• System 200 as illustrated comprises a touch screen input device/display 250 (e.g. a smart phone 250) that detects when a touch input has been received (e.g. a finger touching or nearly touching the touch screen). Any type of touch screen may be utilized that detects a user's touch input. For example, the touch screen may include one or more layers of capacitive material that detects the touch input. Other sensors may be used in addition to or in place of the capacitive material. For example, Infrared (IR) sensors may be used. According to an embodiment, the touch screen is configured to detect objects that in contact with or above a touchable surface. Although the term “above” is used in this description, it should be understood that the orientation of the touch panel system is irrelevant. The term “above” is intended to be applicable to all such orientations. The touch screen may be configured to determine locations of where touch input is received (e.g. a starting point, intermediate points and an ending point). Actual contact between the touchable surface and the object may be detected by any suitable means, including, for example, by a vibration sensor or microphone coupled to the touch panel. A non-exhaustive list of examples for sensors to detect contact includes pressure-based mechanisms, micro-machined accelerometers, piezoelectric devices, capacitive sensors, resistive sensors, inductive sensors, laser vibrometers, and LED vibrometers.
  • As illustrated, touch screen input device/display 250 shows three exemplary displays 252, 254 and 256 showing the use of a shortcut. Shortcut manager 240 is configured to receive and process input/actions to create/edit/start a shortcut. A user may create a shortcut that groups and sequences actions to perform a task by recording actions and/or editing actions. A user may record actions within an application and outside of an application to perform the task. In the current example, a user has created a “Daily Report” shortcut (see display 252) that when selected by a user (e.g. user 264) launches a messaging application, automatically addresses a new message, automatically places the subject in the message, and automatically fills out a portion of the message body.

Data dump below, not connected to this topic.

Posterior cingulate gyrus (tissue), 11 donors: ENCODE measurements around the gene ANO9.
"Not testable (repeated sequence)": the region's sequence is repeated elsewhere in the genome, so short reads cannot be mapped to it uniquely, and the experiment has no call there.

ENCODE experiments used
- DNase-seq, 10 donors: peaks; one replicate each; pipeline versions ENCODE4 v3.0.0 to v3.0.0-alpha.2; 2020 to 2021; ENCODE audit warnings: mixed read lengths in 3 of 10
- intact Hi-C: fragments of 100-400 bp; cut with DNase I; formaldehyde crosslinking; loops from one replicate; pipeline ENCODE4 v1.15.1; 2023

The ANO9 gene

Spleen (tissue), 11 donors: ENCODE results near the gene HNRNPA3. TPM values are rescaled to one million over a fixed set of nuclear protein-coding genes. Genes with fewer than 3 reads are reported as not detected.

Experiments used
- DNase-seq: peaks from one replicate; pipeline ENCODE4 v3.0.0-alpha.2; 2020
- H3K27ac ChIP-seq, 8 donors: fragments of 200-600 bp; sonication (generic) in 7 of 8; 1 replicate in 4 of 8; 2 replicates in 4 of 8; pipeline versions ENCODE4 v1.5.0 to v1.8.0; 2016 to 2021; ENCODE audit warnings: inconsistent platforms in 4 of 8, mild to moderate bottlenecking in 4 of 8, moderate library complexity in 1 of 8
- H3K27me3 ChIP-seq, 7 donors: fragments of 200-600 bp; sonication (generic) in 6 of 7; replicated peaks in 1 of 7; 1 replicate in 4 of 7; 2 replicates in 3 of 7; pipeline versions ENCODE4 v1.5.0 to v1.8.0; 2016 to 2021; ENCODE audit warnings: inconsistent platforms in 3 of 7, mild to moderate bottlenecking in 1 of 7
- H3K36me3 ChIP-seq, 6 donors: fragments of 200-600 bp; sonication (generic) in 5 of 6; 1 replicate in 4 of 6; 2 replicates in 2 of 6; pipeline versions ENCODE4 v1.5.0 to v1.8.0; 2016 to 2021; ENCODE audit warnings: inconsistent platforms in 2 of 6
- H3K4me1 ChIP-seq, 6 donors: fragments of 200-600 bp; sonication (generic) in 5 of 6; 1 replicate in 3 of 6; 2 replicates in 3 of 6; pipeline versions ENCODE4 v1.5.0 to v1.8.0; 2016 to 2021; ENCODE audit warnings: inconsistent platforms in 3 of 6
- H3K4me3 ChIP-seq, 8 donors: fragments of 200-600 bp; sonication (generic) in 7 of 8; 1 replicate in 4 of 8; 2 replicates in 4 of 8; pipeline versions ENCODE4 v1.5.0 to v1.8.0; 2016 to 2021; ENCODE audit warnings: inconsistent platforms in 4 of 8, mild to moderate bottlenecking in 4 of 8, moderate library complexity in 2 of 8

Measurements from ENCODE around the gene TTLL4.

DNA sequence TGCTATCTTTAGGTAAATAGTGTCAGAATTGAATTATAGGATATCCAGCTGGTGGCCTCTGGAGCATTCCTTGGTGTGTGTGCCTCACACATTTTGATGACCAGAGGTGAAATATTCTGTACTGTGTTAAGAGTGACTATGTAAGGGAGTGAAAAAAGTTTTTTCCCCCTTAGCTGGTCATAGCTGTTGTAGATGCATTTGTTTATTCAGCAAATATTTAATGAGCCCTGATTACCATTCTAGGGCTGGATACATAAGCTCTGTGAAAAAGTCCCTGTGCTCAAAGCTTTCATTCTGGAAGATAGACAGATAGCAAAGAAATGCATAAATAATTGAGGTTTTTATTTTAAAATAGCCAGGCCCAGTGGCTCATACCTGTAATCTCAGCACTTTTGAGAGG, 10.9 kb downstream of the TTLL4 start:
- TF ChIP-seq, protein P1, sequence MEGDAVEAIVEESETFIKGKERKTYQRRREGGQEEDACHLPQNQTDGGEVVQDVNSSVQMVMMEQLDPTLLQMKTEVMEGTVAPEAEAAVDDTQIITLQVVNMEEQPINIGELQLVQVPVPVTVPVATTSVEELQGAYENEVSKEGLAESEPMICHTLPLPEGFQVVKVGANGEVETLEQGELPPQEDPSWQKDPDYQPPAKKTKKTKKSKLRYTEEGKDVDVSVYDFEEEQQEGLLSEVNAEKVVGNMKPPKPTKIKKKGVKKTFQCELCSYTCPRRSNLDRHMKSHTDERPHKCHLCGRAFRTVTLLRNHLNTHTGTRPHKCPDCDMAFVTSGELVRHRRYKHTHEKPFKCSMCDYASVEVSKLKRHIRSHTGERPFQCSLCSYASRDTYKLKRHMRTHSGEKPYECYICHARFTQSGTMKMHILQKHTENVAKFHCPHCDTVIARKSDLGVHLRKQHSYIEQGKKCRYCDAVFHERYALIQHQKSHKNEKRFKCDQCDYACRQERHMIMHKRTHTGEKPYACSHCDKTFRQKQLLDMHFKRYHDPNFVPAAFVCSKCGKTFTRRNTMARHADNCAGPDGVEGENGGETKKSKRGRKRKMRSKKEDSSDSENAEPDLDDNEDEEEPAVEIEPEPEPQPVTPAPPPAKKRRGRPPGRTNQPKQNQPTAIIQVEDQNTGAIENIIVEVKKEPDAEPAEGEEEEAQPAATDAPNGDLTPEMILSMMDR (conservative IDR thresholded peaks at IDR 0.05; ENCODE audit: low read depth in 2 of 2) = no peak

• Creating a shortcut is directed at reducing a number of actions that are performed by a user. In the current example, without using a shortcut, the user would have to perform many more actions (see box 230 that includes exemplary displays without using a shortcut). The user would have to locate the messaging application and then launch the application (231). The user would then locate the user interface option to create a new message (232). After the new message is displayed (233), the user would then address the message by typing/selecting the names (234), type in a subject (234), fill out the body of the message (235) and perform other actions (236) with the message (e.g. prioritize the message, include a table, . . . ).
  • In order to automate all/portion of these actions, a shortcut may be created. For example, the user may record the sequence of actions illustrated in box 230. Shortcut manager 240 may record the actions and create the shortcut. An Application Programming Interface (API) may be used by one or more applications to specify recordable actions that are associated with the application. For example, an application may specify that some actions that are associated with an application are not recordable, whereas other actions are recordable. The shortcut may be named (e.g. “Daily Report”) and may be edited. For example, a user interface may be displayed that allows a user to change an ordering of the actions, add/delete actions, set parameters and the like (See FIG. 7 and related discussion). The shortcut may be manually/automatically positioned within the display. For example, a user may specify that the shortcut be placed on the start screen (e.g. first screen of a device) or some other display screen of the device (e.g. 2nd screen, 3rd screen, . . . ).